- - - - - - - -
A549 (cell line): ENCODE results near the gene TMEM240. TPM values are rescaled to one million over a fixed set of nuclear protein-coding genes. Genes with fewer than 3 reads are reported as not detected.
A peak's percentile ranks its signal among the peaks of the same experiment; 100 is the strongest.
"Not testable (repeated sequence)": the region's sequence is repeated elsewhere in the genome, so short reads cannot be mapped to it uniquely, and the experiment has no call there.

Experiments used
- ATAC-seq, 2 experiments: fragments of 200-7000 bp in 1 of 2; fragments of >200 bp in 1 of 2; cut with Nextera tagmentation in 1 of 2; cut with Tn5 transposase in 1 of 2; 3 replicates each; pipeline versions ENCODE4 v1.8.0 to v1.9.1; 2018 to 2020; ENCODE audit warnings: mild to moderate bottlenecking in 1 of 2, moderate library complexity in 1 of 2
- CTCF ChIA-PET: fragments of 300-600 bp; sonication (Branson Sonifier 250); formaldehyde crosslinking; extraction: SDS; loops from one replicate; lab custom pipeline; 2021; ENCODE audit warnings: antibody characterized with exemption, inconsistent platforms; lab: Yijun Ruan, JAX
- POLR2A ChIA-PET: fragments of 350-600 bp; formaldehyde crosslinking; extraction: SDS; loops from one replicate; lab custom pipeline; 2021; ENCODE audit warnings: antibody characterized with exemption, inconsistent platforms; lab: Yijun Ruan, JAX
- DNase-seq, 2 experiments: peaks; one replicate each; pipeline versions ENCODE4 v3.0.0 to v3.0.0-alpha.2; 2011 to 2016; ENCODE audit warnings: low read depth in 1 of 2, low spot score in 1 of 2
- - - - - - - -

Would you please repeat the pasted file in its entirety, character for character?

A549 (cell line): ENCODE results near the gene TMEM240. TPM values are rescaled to one million over a fixed set of nuclear protein-coding genes. Genes with fewer than 3 reads are reported as not detected.
A peak's percentile ranks its signal among the peaks of the same experiment; 100 is the strongest.
"Not testable (repeated sequence)": the region's sequence is repeated elsewhere in the genome, so short reads cannot be mapped to it uniquely, and the experiment has no call there.

Experiments used
- ATAC-seq, 2 experiments: fragments of 200-7000 bp in 1 of 2; fragments of >200 bp in 1 of 2; cut with Nextera tagmentation in 1 of 2; cut with Tn5 transposase in 1 of 2; 3 replicates each; pipeline versions ENCODE4 v1.8.0 to v1.9.1; 2018 to 2020; ENCODE audit warnings: mild to moderate bottlenecking in 1 of 2, moderate library complexity in 1 of 2
- CTCF ChIA-PET: fragments of 300-600 bp; sonication (Branson Sonifier 250); formaldehyde crosslinking; extraction: SDS; loops from one replicate; lab custom pipeline; 2021; ENCODE audit warnings: antibody characterized with exemption, inconsistent platforms; lab: Yijun Ruan, JAX
- POLR2A ChIA-PET: fragments of 350-600 bp; formaldehyde crosslinking; extraction: SDS; loops from one replicate; lab custom pipeline; 2021; ENCODE audit warnings: antibody characterized with exemption, inconsistent platforms; lab: Yijun Ruan, JAX
- DNase-seq, 2 experiments: peaks; one replicate each; pipeline versions ENCODE4 v3.0.0 to v3.0.0-alpha.2; 2011 to 2016; ENCODE audit warnings: low read depth in 1 of 2, low spot score in 1 of 2